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FN Hi-Power loose trigger pin

Discussion in 'Handguns: Autoloaders' started by Danus ex, Apr 13, 2008.

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  1. Danus ex

    Danus ex Member

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    Today I removed the magazine disconnect safety from my CDNN FN Hi-Power. After some whacking (and denting), I quickly found that both the trigger pin and the magazine disconnect retaining pin were too stubborn for my hammer and punch blows, so I gently pressed them out without any real difficulty.

    Reassembly was simple enough--I pressed both pins back in with no problems. Unfortunately, the once-stubborn trigger pin is now loose enough for me to push out with the tip of a rifle bullet, and the pin moves counter-clockwise a little bit with the trigger when you pull it, like a tiny, reversed clock. It moves from side-to-side about 1/16 of an inch.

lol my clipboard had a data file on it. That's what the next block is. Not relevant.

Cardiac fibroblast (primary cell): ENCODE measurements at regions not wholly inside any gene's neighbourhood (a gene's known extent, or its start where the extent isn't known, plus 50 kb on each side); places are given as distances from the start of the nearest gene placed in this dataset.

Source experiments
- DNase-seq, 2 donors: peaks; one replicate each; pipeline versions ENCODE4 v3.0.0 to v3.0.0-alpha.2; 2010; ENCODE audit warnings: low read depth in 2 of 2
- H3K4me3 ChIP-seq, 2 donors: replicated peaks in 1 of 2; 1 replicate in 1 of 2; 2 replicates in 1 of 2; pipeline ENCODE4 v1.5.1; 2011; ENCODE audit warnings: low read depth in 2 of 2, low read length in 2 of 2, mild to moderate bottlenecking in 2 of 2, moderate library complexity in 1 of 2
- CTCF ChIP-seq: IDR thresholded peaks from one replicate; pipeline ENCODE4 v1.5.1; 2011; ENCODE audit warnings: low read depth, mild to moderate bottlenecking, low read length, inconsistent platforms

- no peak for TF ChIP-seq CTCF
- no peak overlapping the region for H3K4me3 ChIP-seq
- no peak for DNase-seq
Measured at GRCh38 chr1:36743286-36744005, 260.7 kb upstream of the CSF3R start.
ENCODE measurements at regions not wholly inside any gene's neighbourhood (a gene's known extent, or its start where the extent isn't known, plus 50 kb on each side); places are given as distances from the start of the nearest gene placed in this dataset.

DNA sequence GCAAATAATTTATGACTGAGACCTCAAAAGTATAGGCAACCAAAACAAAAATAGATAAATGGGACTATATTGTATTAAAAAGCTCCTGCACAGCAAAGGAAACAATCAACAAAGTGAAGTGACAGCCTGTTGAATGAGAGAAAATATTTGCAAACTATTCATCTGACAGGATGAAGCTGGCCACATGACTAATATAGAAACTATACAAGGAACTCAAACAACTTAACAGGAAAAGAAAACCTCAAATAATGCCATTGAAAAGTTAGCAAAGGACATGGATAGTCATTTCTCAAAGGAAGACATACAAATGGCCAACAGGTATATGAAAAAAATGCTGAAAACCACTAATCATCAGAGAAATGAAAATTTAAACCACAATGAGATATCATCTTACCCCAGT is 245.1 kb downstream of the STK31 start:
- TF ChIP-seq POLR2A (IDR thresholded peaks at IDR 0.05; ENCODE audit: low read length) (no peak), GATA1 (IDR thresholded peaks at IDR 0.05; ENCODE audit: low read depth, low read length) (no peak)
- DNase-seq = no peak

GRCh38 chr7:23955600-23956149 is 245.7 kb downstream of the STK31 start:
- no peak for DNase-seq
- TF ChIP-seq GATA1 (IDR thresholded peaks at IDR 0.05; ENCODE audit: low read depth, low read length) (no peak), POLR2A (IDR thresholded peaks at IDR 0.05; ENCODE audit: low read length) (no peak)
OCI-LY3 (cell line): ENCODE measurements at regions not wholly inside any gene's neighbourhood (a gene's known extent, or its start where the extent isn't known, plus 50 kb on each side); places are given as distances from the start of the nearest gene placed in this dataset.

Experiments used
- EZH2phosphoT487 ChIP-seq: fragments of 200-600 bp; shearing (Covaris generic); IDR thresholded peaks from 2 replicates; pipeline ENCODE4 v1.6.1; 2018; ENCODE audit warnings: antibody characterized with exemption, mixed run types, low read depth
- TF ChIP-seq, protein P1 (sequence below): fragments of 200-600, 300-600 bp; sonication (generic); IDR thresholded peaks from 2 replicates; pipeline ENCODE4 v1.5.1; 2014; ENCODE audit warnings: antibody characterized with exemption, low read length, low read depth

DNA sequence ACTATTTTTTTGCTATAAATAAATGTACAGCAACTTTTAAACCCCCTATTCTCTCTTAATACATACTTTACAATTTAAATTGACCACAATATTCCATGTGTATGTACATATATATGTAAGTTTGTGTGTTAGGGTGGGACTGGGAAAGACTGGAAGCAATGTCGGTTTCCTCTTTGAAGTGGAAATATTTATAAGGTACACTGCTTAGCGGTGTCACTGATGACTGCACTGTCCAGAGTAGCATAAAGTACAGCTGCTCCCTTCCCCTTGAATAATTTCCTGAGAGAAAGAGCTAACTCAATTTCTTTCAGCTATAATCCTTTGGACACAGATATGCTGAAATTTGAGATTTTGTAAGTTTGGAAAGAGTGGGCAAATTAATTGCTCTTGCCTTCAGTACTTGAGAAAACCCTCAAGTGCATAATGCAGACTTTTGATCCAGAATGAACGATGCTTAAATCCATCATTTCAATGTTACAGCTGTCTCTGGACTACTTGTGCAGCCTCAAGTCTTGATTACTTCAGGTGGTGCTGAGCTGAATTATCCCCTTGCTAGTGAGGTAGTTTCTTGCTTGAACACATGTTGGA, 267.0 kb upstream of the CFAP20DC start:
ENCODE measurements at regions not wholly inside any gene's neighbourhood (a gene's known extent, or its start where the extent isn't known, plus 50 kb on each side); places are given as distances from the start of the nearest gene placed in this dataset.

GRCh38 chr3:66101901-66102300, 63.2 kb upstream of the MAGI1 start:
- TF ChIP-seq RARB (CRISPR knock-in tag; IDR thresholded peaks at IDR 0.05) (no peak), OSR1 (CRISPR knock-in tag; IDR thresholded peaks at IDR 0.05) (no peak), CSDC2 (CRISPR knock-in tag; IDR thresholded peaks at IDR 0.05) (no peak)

Anyone else encounter this after removing their magazine disconnect safety? How on earth could such a tight pin become so loose after removing and replacing it only once, and messing with it in no other way? Is it a problem? If so, what can I do about it?
     
  2. jaydubya

    jaydubya Member

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    Every now and then when I field strip my T-series Browning Hi Power, purchased in 1967, I have to adjust the trigger pin with my fingers. No big thing. And it still has the magazine safety installed.
    Cordially, Jack
     
  3. Rampant_Colt

    Rampant_Colt Member

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    If there is one major flaw with the BHP, it would be that completely UNnecessary evil trigger plunger that wreaks havoc on trigger pull and quick mag drops.

    Leave the stupid, unnecessary thing outta your gun and enjoy a better trigger pull and drop-free mags...
     
  4. BHPshooter

    BHPshooter Member

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    Please, please, please tell me you drove the pin out from right to left...